While maintaining a bit of a boy's club image, the industry is also pushing toward this younger (late 20s to 30s) market and trying to attract more women—how do you attract new consumers without alienating the existing ones?

Different markets view Scotch in different ways. There's a big difference between single malt enjoyed with a little water and those who like to add a bit of cola to their blend… Lighter Lowland and Speyside malts offer an easy introduction for first-time malt drinkers, but many like to dive straight in to the robust, smoky flavor of Islay whiskies.

The industry went through some tough times in the 1970s and 80s, and as a result, there was a wave of industry consolidation and many distilleries were mothballed. Could you explain the branding problems faced in that period and how the industry and brand recovered?

From the 1950s to the early 1970s, there was strong international growth for Scotch whisky. Difficult global economic conditions due to the 1970s oil crisis led to a slowdown in volume demand. This was followed in the 1980s by a short-lived fashion that avoided red meat and brown spirits. The benefit for consumers was that companies were able to focus on single malt Scotch whisky in the late 1980s, creating in the following 20 years a new market and interest in Scotch, resulting in record sales of Scotch in 2007.

Why is the high end of the industry doing so well and what are the regional differences we see in that sector around the globe?

There has been a growth in interest in premium spirits in the US, especially a drink like Scotch that offers the consumer flavor, character and integrity with a strong link to the place of the drink's creation. In Asia, new economic wealth, plus improved economic prospects in South America have driven growth in Scotch sales. The opening up of eastern European and Russian markets has also benefited Scotch, although there is still a long way to go—different drivers, but all resulting in growth.

How will Scotch whisky branding evolve in the next 10 to 20 years?

The economic growth in many Asian countries, increasing interest in single malt Scotch whisky and a growth in premium blended Scotch in more traditional markets indicate that there will be growth in many parts of the world for Scotch in the next decade and beyond. As a result, we might see further consumer interest in the flavors and aromas that can be found in different Scotch whiskies and a return to an appreciation of the differing characteristics to be found in blended Scotch whisky. The growing interest in Scotch has led to investment in distilling and warehousing in excess of US$ 800 million being announced in 2007.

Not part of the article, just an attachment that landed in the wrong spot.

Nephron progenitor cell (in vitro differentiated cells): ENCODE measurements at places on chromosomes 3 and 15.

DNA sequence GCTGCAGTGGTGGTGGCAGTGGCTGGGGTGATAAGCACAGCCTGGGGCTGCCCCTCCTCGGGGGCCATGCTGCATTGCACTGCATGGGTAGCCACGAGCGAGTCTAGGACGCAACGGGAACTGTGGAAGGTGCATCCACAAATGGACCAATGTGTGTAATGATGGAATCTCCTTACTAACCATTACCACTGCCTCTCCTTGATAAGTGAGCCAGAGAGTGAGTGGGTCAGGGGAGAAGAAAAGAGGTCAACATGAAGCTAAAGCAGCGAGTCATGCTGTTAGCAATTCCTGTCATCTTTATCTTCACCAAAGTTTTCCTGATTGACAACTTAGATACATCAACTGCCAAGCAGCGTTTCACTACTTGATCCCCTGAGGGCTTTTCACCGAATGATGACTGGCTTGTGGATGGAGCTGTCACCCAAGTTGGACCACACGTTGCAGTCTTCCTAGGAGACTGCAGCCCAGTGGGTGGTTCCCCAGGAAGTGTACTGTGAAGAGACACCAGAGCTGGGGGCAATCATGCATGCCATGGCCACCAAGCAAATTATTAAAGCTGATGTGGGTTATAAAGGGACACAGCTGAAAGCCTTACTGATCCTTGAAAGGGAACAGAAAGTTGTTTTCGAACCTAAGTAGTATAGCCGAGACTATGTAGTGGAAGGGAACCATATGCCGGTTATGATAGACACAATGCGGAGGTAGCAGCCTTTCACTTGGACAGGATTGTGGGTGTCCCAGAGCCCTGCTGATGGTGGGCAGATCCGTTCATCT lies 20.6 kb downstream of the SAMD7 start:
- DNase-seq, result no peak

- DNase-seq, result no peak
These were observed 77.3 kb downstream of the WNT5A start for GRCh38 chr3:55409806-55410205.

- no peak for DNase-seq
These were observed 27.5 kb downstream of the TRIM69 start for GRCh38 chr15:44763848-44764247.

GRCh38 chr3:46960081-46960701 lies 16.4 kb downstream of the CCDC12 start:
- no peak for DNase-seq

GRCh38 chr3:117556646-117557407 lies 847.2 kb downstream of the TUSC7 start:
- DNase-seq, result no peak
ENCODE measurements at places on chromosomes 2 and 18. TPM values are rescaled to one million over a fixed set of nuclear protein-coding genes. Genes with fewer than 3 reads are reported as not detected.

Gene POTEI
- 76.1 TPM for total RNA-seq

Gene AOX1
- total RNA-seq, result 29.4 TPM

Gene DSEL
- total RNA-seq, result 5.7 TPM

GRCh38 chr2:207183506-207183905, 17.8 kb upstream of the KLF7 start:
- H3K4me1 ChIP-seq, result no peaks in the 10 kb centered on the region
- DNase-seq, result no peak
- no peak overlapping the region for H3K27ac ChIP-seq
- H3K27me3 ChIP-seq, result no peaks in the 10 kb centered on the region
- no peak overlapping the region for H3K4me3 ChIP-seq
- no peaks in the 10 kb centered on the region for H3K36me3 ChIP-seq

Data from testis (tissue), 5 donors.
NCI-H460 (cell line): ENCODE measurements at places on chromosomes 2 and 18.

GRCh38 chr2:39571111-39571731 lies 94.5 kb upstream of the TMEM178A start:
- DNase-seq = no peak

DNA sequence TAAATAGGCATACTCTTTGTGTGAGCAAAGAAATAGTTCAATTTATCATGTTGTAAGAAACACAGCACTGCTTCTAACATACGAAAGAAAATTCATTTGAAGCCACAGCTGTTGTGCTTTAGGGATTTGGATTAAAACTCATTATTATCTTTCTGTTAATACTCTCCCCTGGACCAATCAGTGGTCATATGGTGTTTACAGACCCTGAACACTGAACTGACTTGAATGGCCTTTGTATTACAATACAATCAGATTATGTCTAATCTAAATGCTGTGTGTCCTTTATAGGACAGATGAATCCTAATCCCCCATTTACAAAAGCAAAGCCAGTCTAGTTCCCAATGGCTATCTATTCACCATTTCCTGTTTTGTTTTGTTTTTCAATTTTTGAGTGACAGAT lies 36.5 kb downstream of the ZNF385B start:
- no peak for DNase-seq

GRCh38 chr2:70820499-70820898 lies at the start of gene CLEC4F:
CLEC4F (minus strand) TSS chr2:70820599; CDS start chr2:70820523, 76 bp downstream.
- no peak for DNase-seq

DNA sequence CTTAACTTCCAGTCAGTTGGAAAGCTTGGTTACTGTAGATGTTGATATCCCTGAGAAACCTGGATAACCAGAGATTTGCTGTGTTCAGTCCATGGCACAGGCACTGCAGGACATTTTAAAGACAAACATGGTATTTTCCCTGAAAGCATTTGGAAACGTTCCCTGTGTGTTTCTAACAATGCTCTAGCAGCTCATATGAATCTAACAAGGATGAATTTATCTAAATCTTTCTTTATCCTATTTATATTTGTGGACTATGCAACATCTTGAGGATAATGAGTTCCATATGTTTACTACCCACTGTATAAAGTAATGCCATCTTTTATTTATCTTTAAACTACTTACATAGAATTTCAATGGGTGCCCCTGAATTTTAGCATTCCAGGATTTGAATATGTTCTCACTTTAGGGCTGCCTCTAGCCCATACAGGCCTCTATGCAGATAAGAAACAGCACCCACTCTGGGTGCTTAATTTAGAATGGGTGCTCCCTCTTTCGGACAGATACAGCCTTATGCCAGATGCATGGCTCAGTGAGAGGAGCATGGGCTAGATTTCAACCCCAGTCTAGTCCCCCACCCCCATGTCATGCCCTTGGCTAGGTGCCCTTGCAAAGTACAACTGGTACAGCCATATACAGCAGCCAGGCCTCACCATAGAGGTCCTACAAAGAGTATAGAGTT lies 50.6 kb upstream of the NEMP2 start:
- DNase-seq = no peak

How will the industry simultaneously ramp up production and maintain a strong brand reputation?

Scotch remains closely linked to Scotland and to individual distilleries. This sense of place, or the craft of the blender, means that the individual character of each whisky comes through as a personal experience for every drinker.

What's a brand you like and why?

Plymouth Gin. There's a hint of sweetness, but I find it has a full, fruity flavor which mixes well with tonic, the ice and a slice of lime—the combination works perfectly.

… but that sounds more like a way you like to unwind, not your favorite brand.

They've changed their packaging, but the taste is the thing I go for, not the packaging. If you want to have a sustainable enjoyment, it's the flavor, character and taste. Not the packaging. Not for me. It might be attractive first off, but it's what's in the bottle that's got to deliver.

 
  

Joe Ray is a food and travel writer and photographer based in Paris. His published work and contact information can be found on his website. He also blogs with French food critic Francois Simon at Simon Says! along with The Boston Globe’s travel blog, GlobeTrotting.